It might not sound that impressive, beating UC Davis by only 7 points, but the Aggies were easily one of UCLA's toughest opponents this season, probably a better team than, say, Montana, who UCLA lost to last week.
And the game wasn't as close, really, as the seven-point deficit implies.
The game, though, was won mostly because of the excellent point guard play from both Jones and Jerime Anderson.
Of course, there were other contributing factors – the great rebounding (44-28), the improved focus on defense, Smith's continued assertiveness in the paint, and the fact that Davis obliged and played a man defense instead of a zone for most of the game.
But the difference was the play of Jones and Anderson. And it's not entirely accurate to say the play specifically at the point guard spot because Jones and Anderson are now playing alongside each other for a good amount of minutes. Jones and Anderson weren't just a complementary positive force on the game, but one that was directly responsible for the win. When Davis made a run, it was Anderson and Jones, or a combination of the two, who stemmed the tide with either a key basket or three-pointer, or a good defensive play.
In the second half, when UCLA was going through the inevitable lull of effort and focus, Davis had climbed back into the game and only trailed 50-43 with 11 minutes remaining. Anderson then hit a big three-pointer, got a steal, and on another possession got a rebound and took it the length of the court for a lay-in. That pushed the score to 55-43. Then UCLA unleashed Jones, who supplied a nice dish to Lee on a break, hit a big three with the shot clock expiring, and then went up strong to try to throw down a dunk and was fouled. UCLA was then up 61-47 and had a comfortable lead, which they clearly needed as Davis made a flurry of shots at the end.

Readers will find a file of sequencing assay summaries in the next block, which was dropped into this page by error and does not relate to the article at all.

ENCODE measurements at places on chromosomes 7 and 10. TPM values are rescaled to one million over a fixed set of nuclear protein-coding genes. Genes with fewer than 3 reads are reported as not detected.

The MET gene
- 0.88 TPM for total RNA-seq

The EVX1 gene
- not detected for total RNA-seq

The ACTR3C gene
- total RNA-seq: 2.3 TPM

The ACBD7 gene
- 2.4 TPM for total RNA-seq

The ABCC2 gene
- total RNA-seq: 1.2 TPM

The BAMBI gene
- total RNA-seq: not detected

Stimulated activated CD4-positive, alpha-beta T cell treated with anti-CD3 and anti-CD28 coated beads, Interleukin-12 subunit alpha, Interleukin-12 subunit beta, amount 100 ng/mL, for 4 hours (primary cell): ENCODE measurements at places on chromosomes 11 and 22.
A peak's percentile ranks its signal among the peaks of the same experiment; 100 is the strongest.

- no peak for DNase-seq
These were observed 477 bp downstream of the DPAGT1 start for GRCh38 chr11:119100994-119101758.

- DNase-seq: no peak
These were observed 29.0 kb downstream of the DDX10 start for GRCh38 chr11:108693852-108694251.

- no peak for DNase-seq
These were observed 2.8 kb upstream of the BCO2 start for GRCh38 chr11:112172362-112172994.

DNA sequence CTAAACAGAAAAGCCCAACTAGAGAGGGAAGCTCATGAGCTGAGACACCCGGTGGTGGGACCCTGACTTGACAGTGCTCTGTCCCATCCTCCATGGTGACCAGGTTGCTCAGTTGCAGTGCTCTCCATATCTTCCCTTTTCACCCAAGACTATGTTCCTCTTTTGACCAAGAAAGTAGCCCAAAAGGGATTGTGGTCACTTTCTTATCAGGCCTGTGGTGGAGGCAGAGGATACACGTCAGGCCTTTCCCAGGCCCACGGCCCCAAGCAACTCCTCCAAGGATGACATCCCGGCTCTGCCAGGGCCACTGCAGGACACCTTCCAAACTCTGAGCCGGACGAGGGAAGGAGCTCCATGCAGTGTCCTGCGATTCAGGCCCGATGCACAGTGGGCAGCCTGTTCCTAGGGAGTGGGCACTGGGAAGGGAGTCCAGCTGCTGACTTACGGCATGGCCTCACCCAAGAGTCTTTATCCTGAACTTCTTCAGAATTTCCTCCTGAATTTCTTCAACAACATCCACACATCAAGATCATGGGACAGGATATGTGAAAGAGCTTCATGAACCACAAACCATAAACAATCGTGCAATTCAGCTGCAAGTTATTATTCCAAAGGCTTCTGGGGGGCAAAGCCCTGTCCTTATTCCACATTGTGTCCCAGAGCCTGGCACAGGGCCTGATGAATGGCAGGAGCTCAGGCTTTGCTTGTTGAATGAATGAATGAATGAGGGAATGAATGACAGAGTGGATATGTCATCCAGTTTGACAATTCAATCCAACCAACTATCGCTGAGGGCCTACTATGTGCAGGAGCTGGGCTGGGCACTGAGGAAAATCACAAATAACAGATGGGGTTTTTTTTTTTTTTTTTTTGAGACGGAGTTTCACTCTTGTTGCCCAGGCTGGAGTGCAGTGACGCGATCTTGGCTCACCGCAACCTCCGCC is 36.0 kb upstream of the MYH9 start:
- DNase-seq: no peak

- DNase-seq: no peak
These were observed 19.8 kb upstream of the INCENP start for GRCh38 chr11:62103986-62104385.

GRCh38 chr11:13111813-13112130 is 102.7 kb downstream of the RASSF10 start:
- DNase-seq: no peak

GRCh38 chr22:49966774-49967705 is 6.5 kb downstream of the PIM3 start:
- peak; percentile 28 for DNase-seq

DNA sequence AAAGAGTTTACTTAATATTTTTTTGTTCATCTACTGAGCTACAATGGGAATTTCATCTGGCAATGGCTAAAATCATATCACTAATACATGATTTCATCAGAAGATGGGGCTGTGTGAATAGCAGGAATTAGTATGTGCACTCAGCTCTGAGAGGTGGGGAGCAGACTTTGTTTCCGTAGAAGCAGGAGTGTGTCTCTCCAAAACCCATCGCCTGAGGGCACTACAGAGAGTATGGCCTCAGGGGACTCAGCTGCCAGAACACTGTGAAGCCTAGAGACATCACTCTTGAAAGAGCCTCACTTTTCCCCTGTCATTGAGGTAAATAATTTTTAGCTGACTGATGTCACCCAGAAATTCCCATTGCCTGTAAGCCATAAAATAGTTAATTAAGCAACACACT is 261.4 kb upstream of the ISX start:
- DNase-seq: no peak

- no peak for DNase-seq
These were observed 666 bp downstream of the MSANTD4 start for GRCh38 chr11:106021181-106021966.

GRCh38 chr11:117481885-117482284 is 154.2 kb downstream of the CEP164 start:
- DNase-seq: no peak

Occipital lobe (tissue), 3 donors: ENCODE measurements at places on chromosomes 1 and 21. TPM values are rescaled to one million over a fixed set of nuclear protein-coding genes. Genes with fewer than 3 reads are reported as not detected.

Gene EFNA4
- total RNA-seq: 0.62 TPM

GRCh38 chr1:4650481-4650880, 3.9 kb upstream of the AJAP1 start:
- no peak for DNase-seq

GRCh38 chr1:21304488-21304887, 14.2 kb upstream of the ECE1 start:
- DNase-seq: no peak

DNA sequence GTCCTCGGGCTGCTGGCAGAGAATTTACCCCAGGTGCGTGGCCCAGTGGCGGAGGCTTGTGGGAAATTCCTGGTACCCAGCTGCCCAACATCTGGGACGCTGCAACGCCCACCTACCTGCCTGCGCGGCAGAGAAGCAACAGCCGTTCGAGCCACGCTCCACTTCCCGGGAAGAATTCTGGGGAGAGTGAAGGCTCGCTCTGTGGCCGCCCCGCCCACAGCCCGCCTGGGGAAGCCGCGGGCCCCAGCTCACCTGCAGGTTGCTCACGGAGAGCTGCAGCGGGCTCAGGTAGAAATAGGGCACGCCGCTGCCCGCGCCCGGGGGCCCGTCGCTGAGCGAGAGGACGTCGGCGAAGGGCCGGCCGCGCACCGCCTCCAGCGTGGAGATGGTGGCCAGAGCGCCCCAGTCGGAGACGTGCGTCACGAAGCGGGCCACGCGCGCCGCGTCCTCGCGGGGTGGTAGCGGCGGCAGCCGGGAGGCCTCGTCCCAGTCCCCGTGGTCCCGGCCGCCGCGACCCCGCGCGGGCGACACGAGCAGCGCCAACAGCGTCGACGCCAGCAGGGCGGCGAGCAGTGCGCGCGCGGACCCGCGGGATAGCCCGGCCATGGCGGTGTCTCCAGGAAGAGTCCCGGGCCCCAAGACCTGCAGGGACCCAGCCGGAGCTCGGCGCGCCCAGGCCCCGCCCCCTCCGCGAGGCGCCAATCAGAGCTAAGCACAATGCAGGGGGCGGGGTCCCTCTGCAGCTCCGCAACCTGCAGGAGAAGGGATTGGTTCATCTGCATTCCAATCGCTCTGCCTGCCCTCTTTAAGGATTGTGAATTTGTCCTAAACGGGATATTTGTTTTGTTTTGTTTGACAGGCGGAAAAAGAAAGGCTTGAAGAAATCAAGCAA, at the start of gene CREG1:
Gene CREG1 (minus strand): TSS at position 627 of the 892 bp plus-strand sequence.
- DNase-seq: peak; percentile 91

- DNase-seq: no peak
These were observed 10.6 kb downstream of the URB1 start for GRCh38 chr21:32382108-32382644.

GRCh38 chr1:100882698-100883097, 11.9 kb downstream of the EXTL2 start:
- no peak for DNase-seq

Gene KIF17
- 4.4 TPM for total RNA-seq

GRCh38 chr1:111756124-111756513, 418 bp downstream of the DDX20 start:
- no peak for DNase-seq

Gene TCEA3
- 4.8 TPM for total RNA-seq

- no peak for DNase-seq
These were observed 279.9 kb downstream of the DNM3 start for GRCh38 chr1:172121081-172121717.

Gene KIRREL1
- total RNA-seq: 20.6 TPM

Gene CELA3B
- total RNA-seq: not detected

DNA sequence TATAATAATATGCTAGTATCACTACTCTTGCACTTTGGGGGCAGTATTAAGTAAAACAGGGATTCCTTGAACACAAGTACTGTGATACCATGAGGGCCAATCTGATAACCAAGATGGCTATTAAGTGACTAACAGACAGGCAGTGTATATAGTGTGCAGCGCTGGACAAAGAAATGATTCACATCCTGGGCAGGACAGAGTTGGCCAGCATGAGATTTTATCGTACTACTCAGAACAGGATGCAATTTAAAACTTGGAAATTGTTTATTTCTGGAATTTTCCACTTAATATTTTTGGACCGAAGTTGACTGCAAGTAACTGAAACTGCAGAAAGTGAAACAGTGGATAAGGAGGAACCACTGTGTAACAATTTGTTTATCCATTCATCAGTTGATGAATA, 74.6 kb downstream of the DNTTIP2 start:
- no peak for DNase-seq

We said Anderson played his best game as a Bruin Saturday against Cal Poly, and he now has put together his two best consecutive games of his college career. In the two games he's made 11 assists against just 1 turnover, finding shooters in the halfcourt offense with vision and nice passing. His pass underneath to Lee in the first half was one of the prettiest in recent memory. Jones, while not being as natural a point guard as Anderson, is starting to more and more to play within himself and not force things he's not capable of. His passing has improved, making the solid pass, and his shooting and ability to pull up off one bounce is a weapon. Defensively, both of them performed well, even though they weren't that challenged because if there was a glaring deficit to Davis it was their lack of quickness on the perimeter.
It was, though, particularly encouraging that Anderson and Jones continue to improve and both gain more confidence.
Smith was a force in the middle and will only get more effective as he asserts himself more. UCLA was a different team with him on the court, on both sides of the floor. On offense, when he touches the ball, UCLA's man offense executes and flows. On one possession, Smith caught the ball in the post, was quickly double-teamed, which didn't bother him at all, and then he calmly found a cutting Nelson for an easy lay-up. He kicked out a couple of passes to wide open shooters. And his offensive rebounding (he had 7 in this game) is a weapon itself. A couple of times UCLA hoisted up a shot at the end of the shot clock and Smith merely got the rebound and a putback. Speaking of putbacks, is there a more impressive sight than Smith's big body clearing out the paint, going up and getting an offensive rebound and shaking the rim with a putback dunk? Defensively, too, Smith has clearly improved, moving his feet better and staying in front of his man.
UCLA's rebounding power was clearly a huge factor in the game, and it was a team effort. Smith, as we said, was a force (he finished with 10 boards), but so were Honeycutt (12), Nelson (8) and Lane (6). When UCLA rebounds like it did Monday it's a tough team to beat, with defensive rebounds creating transition opportunities, and offensive rebounds creating easy putback points.